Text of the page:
The 1982 Halloween episode of CHiPs is famous for its Kiss-inspired storyline, but the episode is notable for the inclusion of a future rocker: Metallica bassist Robert Trujillo.

Viewers can’t be blamed for missing the aspiring metalhead in the episode. After all, Trujillo was just 18 years old when he appeared on CHiPs. The young actor played Flippy, a teen who gets arrested after putting pumpkins in the street for unsuspecting vehicles to run over. The kid is befriended by Erik Estrada’s character, Ponch, who gets him out of trouble in exchange for agreeing to chaperone younger children while they go trick-or-treating.

Later in the episode, Ponch saves Flippy's life, pulling him from underneath a fuel tanker, just before it bursts into flames.

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While this CHiPs role offered Trujillo arguably the most memorable role of his acting career, it wasn’t his on-screen debut. That honor goes to House Calls, a 1978 film starring Walter Matthau, Glenda Jackson and Art Carney. Trujillo had a brief, non-speaking role in the romantic comedy, credited as “Mexican Boy.”

Scout’s Honor, a 1980 made-for-TV movie starring Gary Coleman would give Trujillo his first lines. The family-friendly comedy, based around the adventure of a young boy (Coleman) who dreams of being the best Cub Scout he can be, was hardly the place you’d expect to find a future Rock and Roll Hall of Famer.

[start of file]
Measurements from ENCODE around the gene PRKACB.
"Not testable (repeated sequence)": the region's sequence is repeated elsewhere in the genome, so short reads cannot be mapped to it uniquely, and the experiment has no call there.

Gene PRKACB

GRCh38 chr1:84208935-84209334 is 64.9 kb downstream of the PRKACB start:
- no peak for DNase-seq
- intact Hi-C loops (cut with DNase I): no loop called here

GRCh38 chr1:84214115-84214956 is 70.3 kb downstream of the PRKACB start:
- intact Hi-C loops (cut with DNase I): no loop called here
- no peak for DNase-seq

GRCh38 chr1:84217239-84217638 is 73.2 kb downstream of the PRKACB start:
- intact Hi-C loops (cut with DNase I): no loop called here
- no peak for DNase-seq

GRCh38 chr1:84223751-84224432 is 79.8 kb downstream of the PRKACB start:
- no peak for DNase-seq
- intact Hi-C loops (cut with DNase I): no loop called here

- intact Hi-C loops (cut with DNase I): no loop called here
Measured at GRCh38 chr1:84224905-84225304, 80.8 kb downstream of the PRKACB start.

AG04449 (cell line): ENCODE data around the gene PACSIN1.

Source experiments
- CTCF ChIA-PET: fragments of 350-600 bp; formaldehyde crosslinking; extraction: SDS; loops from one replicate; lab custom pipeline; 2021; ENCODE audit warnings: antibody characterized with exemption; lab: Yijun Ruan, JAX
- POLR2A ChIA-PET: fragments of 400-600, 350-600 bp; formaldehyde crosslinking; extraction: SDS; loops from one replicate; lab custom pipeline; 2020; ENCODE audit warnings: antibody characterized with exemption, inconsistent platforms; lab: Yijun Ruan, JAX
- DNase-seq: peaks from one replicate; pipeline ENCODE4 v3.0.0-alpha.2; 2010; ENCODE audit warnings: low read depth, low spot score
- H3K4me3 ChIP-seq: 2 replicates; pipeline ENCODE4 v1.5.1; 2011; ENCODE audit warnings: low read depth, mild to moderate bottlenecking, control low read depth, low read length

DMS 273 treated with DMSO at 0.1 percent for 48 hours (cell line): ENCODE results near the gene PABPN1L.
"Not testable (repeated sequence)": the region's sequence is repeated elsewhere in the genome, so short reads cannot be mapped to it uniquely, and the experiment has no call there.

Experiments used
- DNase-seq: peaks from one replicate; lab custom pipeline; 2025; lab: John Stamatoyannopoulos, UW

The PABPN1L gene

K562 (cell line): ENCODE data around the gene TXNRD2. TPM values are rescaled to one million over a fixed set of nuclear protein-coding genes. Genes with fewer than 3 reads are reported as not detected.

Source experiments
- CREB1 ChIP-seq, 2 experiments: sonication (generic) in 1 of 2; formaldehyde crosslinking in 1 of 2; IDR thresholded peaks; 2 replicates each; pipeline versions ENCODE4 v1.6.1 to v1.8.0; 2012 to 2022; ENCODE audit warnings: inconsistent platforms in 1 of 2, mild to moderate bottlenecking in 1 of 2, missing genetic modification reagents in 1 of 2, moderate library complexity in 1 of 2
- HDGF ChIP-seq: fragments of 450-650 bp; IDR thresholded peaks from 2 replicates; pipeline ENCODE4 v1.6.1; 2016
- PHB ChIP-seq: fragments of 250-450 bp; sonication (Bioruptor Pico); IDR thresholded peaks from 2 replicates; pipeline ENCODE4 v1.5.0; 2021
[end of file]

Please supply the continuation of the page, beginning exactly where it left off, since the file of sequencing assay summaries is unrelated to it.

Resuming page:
Following his CHiPs appearance, Trujillo turned his attention to music. “I ended up playing a lot of backyard party bands,” the rocker recalled of his teen years during a conversation with Metal Hammer. “I played a lot of [Black] Sabbath, a lot of Ozzy [Osbourne], Rush but challenging Rush, [Led] Zeppelin, it goes on. I went to jazz school when I was 19. I really wanted to be a studio musician but I was still passionate about rock and metal.”

Though his burgeoning music career meant an end to acting, Trujillo did pop up in the 1992 film Encino Man. The rocker, alongside the other members of his funk-metal supergroup Infectious Grooves, performed at the film’s high school prom. Their rendition of “Feed the Monkey” got the entire student body -- led by Brendan Fraser and Pauly Shore, dancing in unison.

Watch Robert Trujillo and Infectious Grooves in 'Encino Man'

While Trujillo’s career, and certainly his wallet, is probably better off having focused on music rather than acting, it’s still fun to look back at the rocker’s early brush with stardom. While fans are unlikely to see Trujillo returning to his thespian roots, we’ll always have Flippy.

 

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